Print Friendly, PDF & Email

Interview with Christophe Fontaine, Director Strategic Development for Europe, General Atomics Aeronautical Systems Inc.

Photo: GA-ASI

Christophe “Taraz” Fontaine is a retired French Air Force colonel of 30 years with experience in Intelligence, Surveillance and Reconnaissance (ISR). He held squadron level and staff positions related to ISR, Targeting, Combat Search & Rescue (CSAR), NATO doctrine and air operations. He was the first MQ-9 REAPER squadron commander and was deployed 28 times in operations. He is a graduate of the French War College and holds a Master’s degree in both Criminality and Modern History. He has written and published more than 30 articles on ISR. He joined GA-ASI in 2018.

ESD: Which core features and technological developments characterise a modern unmanned aircraft system of the MALE (Medium-Altitude, Long-Endurance) class?
Fontaine: The current MALE systems were originally designed for combat operations and not in support of domestic operations. Today, however, there is increased demand from Homeland Security for Remotely Piloted Aircraft (RPA) to provide surveillance to monitor illegal immigrations and the resurgence of the Russian threat at EU-NATO borders, including in the maritime domain. In fact, their characteristics match perfectly with the requirements with one primary handicap: their inability to fly without special permission in most European airspace. GA-ASI is working to address this issue. The production process for our RPA has been changed in order to enable these systems to be certified to fly in civil airspace. The aim is for our RPA to operate in the European airspace like any other aircraft. For that, in addition to the production process to make it certifiable, key system modifications needs to be implemented. It mainly concerns their ability to Detect and Avoid (DAA) other aircraft, to fly in adverse weather conditions and to have a secure and redundant satellite communication datalink. All these modifications are now included in the MQ-9B family of RPA, which continues to be flown by a trained military crew including a rated pilot.

ESD: What are the user requirements for such systems? (technological and regulatory)
Fontaine: The users are of two types. The traditional military users want cost effective endurance, an integrated plug-and-play sensor suite, and weaponisa-tion. They also require a certified aircraft, especially in Europe, in order to easily fly domestic missions. But the main requirement remains the operations capabilities that are now extended to the maritime surveillance domain. Lately, especially in Europe, the requirement of sovereign sensor integration and industry participation on the program are also prerequisites. This has increased the interest in MALE RPA from Homeland Security organisation. Their priority is to be able to fly unrestricted in civilian airspace and therefore, building an RPA that is certifiable is of utmost importance since these customers may end up flying in the same areas and face the same lack of human resources to fly and exploit the data of these systems. This makes the search for commonality between homeland and military missions paramount.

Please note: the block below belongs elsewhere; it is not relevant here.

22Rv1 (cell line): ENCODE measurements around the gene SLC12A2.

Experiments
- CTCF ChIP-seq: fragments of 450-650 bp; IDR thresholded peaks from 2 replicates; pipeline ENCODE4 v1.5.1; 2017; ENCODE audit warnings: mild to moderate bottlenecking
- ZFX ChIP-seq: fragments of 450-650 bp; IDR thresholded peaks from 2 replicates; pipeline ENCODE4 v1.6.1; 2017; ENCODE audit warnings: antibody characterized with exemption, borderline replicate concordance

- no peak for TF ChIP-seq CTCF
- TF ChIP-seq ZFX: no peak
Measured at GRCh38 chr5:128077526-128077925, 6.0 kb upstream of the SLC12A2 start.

ESD: How does your customer base in Europe look like? Do you see an additional demand for your systems?
Fontaine: With the current security challenges that Europe and NATO are facing, the ISR requirements have now grown well beyond the traditional military or air force organisation. The resurgence of the Russian threat at the NATO borders requires the reestablishment of a persistent ISR capability in order to give the alliance warning of potential danger and collect strategic and operative multi-intelligence in support of EUCOM. In addition, the increase of the Russian naval and submarine activities occurs in a period were NATO nations have dramatically reduced their Maritime Patrol Aircraft (MPA) capabilities. MALE RPA are the perfect cost effective supplement. Then, in a global economy that relies heavily on maritime routes, their surveillance to prevent piracy becomes a greater necessity. Finally, the challenge of illegal immigration, pollution, and illegal trafficking or exploitation of natural resources reinforce the need for customs and coast guard surveillance capabilities. For all these reasons, the MALE RPA, thanks to its native endurance and multi-intelligence characteristics, is the most cost effective platform to perform these surveillance missions.